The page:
photographs can't speak
I had seen your band play before, usually at this dive of a bar near the interstate. Sometimes you guys played a skatepark my little brother frequented, and IÕd have to dodge boys in baggy clothes through the entire set. It was at one of these shows that I began to notice the way your buck ninety nine Salvation Army t-shirts clung to your lanky frame, the way harsh flourescent mirrored itself in the thick lenses of your black emo-boy glasses. Little nuances of motion, how you hold your guitar so self-assuredly at your hips, how, while you sing, your eyes just seem to get more and more squinty, like youÕre really feeling the words, losing yourself in them - like theyÕre casting this spell over you, the depth of the lyrics threading your eyes shut. And, god, how the sweat drips off your brow onto the neck of your guitar.

I was a freshman in high school, and you were my first indie-boy crush.

My girl friends had told me to watch out for boys like you, the ones with the perfectly coiffed hair and the closets full of records, but I refused to heed their warnings. I got your number, you got mine, and a vicious strand of soul-baring late-night telephone marathons ensued. The kind where you grip the receiver for dear life until the sun begins its ascent, because you have sooooo much to talk about - exes, record labels, zines, your band, exes, your band, your band, your band.

You had a girlfriend, older than myself, and you were in love - mega, heart-thumping-out-of-chest love. You would pick her up from school in the afternoons, and you guys worked on a cut-and-paste zine together... so you were always full of stories from "the time we interviewed insert jade tree band here." Her name was Julia, you told me, the name rolling off your tongue like maple syrup.

Julia cheated on you, though. We shared some mutual acquaintances, and I had heard some pretty sketchy things about her. You eventually realized this, and in the meantime I was pining away, taping your fliers to my wall and anxiously anticipating those late-night bitch-fests. The tone of your voice convinced me that you knew you were better off with me, that I wouldnÕt trample all over your heart with a pair of unfeeling Converse lo-tops.

Then there was the breakup.

The enraged call you made to my house at 1 a.m., waking my mother up:

"Hilary, I swear to fucking god, it's over. I'm breaking up with her... You know where she is right now? She's with Tim... Yeah, Tim, the guy I was telling you about... Yeah right, they're not just hanging out."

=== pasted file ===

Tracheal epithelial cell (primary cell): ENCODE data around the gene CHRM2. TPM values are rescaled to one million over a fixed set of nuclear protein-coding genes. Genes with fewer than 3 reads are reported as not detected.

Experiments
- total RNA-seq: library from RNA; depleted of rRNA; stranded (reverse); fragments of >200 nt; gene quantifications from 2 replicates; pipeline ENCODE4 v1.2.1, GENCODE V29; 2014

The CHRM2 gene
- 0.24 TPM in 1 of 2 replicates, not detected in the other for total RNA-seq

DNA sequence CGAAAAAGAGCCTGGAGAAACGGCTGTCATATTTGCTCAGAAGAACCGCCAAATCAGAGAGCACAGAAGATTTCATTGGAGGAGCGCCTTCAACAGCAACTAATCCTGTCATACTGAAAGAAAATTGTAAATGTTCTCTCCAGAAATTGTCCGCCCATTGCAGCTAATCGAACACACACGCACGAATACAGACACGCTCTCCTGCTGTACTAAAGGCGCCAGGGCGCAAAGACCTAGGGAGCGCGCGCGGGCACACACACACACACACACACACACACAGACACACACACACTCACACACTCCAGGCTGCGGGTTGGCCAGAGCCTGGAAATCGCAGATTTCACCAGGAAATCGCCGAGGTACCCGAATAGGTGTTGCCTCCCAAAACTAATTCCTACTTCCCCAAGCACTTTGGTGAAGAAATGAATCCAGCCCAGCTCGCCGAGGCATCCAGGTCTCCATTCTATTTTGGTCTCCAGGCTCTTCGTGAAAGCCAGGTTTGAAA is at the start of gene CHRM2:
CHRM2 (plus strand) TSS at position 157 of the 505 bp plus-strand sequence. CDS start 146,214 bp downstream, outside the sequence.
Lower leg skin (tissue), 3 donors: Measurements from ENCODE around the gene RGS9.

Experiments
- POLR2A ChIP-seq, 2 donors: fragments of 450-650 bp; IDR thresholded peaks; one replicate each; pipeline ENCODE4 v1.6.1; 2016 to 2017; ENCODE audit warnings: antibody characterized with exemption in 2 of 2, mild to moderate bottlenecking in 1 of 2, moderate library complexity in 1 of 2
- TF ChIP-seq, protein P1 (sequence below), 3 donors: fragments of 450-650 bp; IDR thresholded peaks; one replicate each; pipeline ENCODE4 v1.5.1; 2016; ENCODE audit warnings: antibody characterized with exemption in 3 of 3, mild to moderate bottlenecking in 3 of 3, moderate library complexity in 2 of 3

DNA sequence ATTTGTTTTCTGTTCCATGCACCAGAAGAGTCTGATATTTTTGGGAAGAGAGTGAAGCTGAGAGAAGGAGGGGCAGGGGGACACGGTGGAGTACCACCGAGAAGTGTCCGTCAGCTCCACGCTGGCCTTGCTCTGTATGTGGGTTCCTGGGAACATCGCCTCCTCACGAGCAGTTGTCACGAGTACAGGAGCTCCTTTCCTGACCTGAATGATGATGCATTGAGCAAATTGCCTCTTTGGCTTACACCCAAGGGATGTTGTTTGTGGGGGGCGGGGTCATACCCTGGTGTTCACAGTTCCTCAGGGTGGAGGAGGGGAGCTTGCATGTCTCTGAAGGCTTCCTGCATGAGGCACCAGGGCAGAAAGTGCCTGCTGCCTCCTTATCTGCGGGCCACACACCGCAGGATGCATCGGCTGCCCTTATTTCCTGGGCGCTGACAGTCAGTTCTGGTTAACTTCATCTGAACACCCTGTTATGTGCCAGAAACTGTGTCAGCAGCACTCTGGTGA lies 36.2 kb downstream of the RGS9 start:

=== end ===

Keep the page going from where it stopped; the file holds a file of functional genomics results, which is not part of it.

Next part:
Then the second call, at 1:47 a.m.:

"Hil? Yeah, itÕs over."

We left on a spur of the moment road trip a week later, up to the very tip of the state - gone for 3 days without telling my mother or my current employer. Sharing a bed with you at night, staring at the picture of Julia you still had taped to your dashboard as the miles burned themselves into oblivion beneath the worn tires of your car.

I thought, at the time, that maybe it could be the start of a decent relationship.

But, alas, a week after our return, you were back with Julia.

I managed to put you out of my mind for the remainder of high school, but every once in a while IÕd end up at a show your band was set to open. This usually resulted in a few minutes of strained conversation, myself half-heartedly introducing you to a new boyfriend, you giving the same nod of recognition, the same handshake. Then came the nervous excuses (Myself: "Well, I think IÕm gonna go check out the merch table." You: "Well, I gotta go tune up the guitars...") and we removed ourselves from each others presence.

I thought then that it was all over, that all the strange sexual tension that had developed over platters of cheese fries at all night diners had somehow dissapated into a very akward friendship.

I was wrong.

I found myself visiting your college in the midst of the senior-year-admissions rush, and rang up your dorm. An hour later, we were laying on your bed, watching ÒWhoÕs Afraid of Virginia Woolf.Ó Then, we were kissing.

I didnÕt make it back to the hotel until 6 a.m. On the return trip, I sat staring at a picture of your most recent ex-girlfriend. You still had it taped to your dashboard.


Wednesday, February 14, 2001


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